But also in the drawer was a very carefully coiled piece of string.
So what was that all about. Well perhaps my dad just picked it up and put it in there for a place to put it, except I can't help thinking it might be a special piece of string, who can know, so I'd better keep it.
Anyway I worked my way through, 'keepings' and 'partings', and Bookhound came home with empty boxes from the supermarket and I filled them with 'partings' for the charity shops; things that must have meant something to my mum and dad, but the memory and the meaning hadn't been passed onto me. So off they went until finally I arrived at the last drawer, the one underneath the big bookcase, and obviously this was for things like instruction manuals and glue and sellotape and pens and pencils.
Now can you bear with me a minute, I quickly need to go back forty years.
1975, the summer after my brother had died at the Surrey Marsden, we were sent as student nurses to some lectures at the Royal Marsden in London. I was a bit wary but went along clutching my precious blue Paper Mate biro, one of my brother's last presents to me the Christmas before he died. It had the logo of two hearts on the clip and I loved that, and had invested an extraordinary amount of talisman-like remembrance into this pen, so I settled down to take notes as the lecture with slideshow started. To be honest I think it was quite brave of me to walk into the place. I was twenty-two, raw to the bone with grief , trying my best to be a competent nurse, holding it together when I needed to and falling apart when I knew it was safe to do so, but to my horror I could see exactly where the lecture was leading... leukaemia...bone marrow transplants...pictures of the new Bud Flanagan Unit at the Surrey Marsden....patients in the state of the art barrier nursing rooms. My brother had been one of the first patients to be treated at the Bud Flanagan when the unit opened, immediately heading into three months isolation while he had what was then very new chemotherapy, and, convinced there was going to be a picture of his smiling face on the next slide I upped and fled much to the astonishment of the nurse tutor. Out of the room, out of the hospital and I wandered around London on my own for the rest of the day (probably used it as a good excuse to go to Laura Ashley ) but in my fleeing I had dropped the blue Paper Mate biro never to be seen again, and distraught doesn't come close.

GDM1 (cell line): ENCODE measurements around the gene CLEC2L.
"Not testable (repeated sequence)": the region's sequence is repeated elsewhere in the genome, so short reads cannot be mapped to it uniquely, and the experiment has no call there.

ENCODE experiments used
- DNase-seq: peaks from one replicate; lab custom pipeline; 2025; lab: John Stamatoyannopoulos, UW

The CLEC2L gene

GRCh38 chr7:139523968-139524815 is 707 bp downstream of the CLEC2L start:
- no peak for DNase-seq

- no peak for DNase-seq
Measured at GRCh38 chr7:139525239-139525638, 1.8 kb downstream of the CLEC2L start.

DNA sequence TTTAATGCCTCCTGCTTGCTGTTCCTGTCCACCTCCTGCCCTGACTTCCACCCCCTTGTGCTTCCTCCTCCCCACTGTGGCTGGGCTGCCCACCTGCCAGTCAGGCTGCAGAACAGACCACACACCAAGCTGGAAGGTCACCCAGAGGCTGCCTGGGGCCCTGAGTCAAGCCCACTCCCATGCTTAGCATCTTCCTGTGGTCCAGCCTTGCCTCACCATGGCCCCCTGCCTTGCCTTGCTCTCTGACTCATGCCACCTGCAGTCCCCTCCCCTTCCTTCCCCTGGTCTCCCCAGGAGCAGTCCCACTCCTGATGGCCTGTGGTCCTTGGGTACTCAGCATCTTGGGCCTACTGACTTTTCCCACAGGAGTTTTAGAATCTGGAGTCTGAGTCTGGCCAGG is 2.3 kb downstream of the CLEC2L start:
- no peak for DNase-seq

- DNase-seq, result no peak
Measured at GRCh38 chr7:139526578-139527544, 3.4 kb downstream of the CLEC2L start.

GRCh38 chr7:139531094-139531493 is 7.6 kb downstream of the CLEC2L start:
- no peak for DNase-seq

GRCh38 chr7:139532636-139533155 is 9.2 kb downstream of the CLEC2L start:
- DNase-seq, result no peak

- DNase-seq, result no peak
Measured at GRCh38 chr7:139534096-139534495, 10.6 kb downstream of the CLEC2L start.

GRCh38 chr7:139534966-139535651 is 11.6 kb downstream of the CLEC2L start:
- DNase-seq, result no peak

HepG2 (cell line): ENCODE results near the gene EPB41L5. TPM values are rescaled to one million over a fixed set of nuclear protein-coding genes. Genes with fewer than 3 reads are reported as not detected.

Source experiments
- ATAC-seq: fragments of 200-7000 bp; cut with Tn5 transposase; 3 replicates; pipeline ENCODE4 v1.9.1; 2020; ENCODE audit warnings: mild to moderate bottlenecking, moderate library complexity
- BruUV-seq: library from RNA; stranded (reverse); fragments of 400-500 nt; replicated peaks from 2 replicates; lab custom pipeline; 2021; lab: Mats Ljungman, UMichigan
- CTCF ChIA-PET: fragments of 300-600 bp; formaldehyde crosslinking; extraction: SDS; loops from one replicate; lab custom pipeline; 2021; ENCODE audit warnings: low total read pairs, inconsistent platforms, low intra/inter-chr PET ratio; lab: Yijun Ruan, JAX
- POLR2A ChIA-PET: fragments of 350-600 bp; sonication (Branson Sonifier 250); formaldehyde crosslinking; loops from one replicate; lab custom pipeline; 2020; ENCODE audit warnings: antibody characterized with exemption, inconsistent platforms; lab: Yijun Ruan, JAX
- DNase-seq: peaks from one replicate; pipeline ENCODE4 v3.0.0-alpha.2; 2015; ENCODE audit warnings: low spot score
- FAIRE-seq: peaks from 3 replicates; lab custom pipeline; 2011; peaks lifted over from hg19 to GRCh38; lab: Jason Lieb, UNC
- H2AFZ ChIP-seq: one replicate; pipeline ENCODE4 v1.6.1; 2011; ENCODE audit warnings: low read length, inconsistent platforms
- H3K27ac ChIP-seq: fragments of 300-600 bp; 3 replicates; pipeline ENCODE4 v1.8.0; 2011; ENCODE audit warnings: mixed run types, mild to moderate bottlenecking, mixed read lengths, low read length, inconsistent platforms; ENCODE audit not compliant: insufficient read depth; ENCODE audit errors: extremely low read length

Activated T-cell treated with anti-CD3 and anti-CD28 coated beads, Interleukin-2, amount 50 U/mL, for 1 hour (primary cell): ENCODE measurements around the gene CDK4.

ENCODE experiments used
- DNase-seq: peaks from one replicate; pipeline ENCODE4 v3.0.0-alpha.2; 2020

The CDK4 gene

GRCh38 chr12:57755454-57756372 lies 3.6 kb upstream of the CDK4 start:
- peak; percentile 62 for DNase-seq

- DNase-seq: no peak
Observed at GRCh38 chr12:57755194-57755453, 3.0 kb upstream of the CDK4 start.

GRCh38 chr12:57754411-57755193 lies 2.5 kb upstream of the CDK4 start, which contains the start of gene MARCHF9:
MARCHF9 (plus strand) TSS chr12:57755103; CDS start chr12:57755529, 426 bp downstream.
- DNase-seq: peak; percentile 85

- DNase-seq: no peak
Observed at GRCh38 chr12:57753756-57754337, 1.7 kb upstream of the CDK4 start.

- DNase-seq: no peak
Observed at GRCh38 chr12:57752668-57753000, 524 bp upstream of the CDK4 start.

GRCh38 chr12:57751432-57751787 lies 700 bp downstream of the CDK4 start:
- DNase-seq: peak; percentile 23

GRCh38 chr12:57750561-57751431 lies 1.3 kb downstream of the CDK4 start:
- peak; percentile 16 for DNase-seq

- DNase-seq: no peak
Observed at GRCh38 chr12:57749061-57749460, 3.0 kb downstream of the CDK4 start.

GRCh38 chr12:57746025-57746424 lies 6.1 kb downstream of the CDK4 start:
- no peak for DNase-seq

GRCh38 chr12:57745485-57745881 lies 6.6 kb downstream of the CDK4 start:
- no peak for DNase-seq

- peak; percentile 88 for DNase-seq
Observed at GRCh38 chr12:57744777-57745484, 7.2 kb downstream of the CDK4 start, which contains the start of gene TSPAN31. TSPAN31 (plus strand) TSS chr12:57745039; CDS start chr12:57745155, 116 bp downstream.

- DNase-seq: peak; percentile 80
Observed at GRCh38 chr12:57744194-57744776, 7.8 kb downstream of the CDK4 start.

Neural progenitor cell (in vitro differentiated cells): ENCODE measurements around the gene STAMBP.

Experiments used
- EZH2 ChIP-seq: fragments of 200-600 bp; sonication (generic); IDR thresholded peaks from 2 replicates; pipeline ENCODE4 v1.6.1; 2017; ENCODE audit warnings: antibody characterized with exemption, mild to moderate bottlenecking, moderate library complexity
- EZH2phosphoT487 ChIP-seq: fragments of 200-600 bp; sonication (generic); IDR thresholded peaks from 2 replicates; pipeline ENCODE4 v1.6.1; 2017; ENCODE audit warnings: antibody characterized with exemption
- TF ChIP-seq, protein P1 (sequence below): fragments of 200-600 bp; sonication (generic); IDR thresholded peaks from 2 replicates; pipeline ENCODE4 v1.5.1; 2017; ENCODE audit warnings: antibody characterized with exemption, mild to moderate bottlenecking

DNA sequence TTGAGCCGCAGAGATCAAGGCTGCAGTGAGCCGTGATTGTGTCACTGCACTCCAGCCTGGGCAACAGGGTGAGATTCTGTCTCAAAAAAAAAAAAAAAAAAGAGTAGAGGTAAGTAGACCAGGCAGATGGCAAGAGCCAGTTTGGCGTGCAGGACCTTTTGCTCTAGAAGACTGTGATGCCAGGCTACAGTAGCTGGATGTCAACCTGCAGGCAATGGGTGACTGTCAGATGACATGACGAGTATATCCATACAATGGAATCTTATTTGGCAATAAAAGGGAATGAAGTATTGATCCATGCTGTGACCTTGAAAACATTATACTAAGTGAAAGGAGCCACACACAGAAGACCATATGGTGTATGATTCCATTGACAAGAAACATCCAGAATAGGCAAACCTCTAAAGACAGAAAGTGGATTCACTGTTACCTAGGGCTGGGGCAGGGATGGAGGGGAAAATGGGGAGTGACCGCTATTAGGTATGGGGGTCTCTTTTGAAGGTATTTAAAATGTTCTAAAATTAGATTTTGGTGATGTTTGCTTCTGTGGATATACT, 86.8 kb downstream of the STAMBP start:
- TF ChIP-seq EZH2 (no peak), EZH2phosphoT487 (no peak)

It was never found, and I tried...rang the School of Nursing to apologise for fleeing, begged them to go and look in the room for me, went back and looked myself the next day, retraced my steps, but to no avail. I can't tell you how often this seeming trifle has come into my mind down the years, and how much I have seriously missed that biro.
So there I am rummaging through the final drawer, wondering why my dad needed so much super glue, and duck tape, and velcro sticky things, and heavens all these pens, when suddenly something caught my eye.. and there it was.
The identical blue Paper Mate biro in the identical box, unopened and unused, and I can only think that my brother might have bought my dad and I one each for that last Christmas.
Initially dumbstruck I couldn't quite believe it, and sat on the floor and just stared at it, but in an instant I got the message, it definitely felt like the three of them were looking down on me and sending a gift, and all would be well.
So does any of this sound familiar to you I wonder...the sorting, the finding, the deciding, the parting, the keeping...